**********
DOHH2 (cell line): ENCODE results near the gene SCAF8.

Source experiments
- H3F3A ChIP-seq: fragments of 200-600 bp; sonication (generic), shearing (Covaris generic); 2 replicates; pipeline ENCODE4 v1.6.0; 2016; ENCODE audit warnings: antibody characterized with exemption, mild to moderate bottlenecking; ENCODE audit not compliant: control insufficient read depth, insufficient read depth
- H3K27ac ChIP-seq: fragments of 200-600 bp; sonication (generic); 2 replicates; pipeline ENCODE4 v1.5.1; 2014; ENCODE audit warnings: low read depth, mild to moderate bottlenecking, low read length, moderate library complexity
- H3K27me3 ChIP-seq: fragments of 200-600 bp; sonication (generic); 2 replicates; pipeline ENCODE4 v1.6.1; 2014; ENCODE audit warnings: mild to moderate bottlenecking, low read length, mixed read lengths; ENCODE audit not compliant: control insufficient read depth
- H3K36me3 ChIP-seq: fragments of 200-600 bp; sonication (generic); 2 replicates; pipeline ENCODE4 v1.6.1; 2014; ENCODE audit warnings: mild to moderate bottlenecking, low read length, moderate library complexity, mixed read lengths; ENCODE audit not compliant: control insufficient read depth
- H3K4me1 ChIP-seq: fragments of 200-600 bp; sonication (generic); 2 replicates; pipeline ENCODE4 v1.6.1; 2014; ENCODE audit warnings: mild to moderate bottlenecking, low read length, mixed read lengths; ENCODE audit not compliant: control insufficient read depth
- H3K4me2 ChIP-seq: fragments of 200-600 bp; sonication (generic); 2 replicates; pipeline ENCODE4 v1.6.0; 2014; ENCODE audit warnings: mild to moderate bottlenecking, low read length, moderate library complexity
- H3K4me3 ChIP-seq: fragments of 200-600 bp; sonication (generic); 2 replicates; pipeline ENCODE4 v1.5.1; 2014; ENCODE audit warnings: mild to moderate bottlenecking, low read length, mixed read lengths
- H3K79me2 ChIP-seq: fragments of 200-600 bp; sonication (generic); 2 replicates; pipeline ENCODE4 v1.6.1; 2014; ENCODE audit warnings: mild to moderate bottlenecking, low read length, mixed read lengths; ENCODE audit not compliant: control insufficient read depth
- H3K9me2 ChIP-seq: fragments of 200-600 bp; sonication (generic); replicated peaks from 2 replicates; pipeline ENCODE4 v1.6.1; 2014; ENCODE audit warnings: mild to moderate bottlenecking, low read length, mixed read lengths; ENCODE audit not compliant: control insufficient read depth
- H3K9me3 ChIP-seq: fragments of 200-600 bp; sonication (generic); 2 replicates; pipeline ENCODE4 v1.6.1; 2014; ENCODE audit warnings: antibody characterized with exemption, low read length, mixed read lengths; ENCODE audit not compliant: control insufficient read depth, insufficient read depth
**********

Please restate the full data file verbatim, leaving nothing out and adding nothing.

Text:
DOHH2 (cell line): ENCODE results near the gene SCAF8.

Source experiments
- H3F3A ChIP-seq: fragments of 200-600 bp; sonication (generic), shearing (Covaris generic); 2 replicates; pipeline ENCODE4 v1.6.0; 2016; ENCODE audit warnings: antibody characterized with exemption, mild to moderate bottlenecking; ENCODE audit not compliant: control insufficient read depth, insufficient read depth
- H3K27ac ChIP-seq: fragments of 200-600 bp; sonication (generic); 2 replicates; pipeline ENCODE4 v1.5.1; 2014; ENCODE audit warnings: low read depth, mild to moderate bottlenecking, low read length, moderate library complexity
- H3K27me3 ChIP-seq: fragments of 200-600 bp; sonication (generic); 2 replicates; pipeline ENCODE4 v1.6.1; 2014; ENCODE audit warnings: mild to moderate bottlenecking, low read length, mixed read lengths; ENCODE audit not compliant: control insufficient read depth
- H3K36me3 ChIP-seq: fragments of 200-600 bp; sonication (generic); 2 replicates; pipeline ENCODE4 v1.6.1; 2014; ENCODE audit warnings: mild to moderate bottlenecking, low read length, moderate library complexity, mixed read lengths; ENCODE audit not compliant: control insufficient read depth
- H3K4me1 ChIP-seq: fragments of 200-600 bp; sonication (generic); 2 replicates; pipeline ENCODE4 v1.6.1; 2014; ENCODE audit warnings: mild to moderate bottlenecking, low read length, mixed read lengths; ENCODE audit not compliant: control insufficient read depth
- H3K4me2 ChIP-seq: fragments of 200-600 bp; sonication (generic); 2 replicates; pipeline ENCODE4 v1.6.0; 2014; ENCODE audit warnings: mild to moderate bottlenecking, low read length, moderate library complexity
- H3K4me3 ChIP-seq: fragments of 200-600 bp; sonication (generic); 2 replicates; pipeline ENCODE4 v1.5.1; 2014; ENCODE audit warnings: mild to moderate bottlenecking, low read length, mixed read lengths
- H3K79me2 ChIP-seq: fragments of 200-600 bp; sonication (generic); 2 replicates; pipeline ENCODE4 v1.6.1; 2014; ENCODE audit warnings: mild to moderate bottlenecking, low read length, mixed read lengths; ENCODE audit not compliant: control insufficient read depth
- H3K9me2 ChIP-seq: fragments of 200-600 bp; sonication (generic); replicated peaks from 2 replicates; pipeline ENCODE4 v1.6.1; 2014; ENCODE audit warnings: mild to moderate bottlenecking, low read length, mixed read lengths; ENCODE audit not compliant: control insufficient read depth
- H3K9me3 ChIP-seq: fragments of 200-600 bp; sonication (generic); 2 replicates; pipeline ENCODE4 v1.6.1; 2014; ENCODE audit warnings: antibody characterized with exemption, low read length, mixed read lengths; ENCODE audit not compliant: control insufficient read depth, insufficient read depth